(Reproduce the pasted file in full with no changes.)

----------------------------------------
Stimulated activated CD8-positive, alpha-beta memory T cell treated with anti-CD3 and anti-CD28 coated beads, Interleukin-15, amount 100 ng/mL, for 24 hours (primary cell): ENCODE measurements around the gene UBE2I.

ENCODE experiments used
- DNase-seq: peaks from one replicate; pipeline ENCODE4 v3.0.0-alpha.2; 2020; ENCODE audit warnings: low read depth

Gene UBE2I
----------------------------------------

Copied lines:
Stimulated activated CD8-positive, alpha-beta memory T cell treated with anti-CD3 and anti-CD28 coated beads, Interleukin-15, amount 100 ng/mL, for 24 hours (primary cell): ENCODE measurements around the gene UBE2I.

ENCODE experiments used
- DNase-seq: peaks from one replicate; pipeline ENCODE4 v3.0.0-alpha.2; 2020; ENCODE audit warnings: low read depth

Gene UBE2I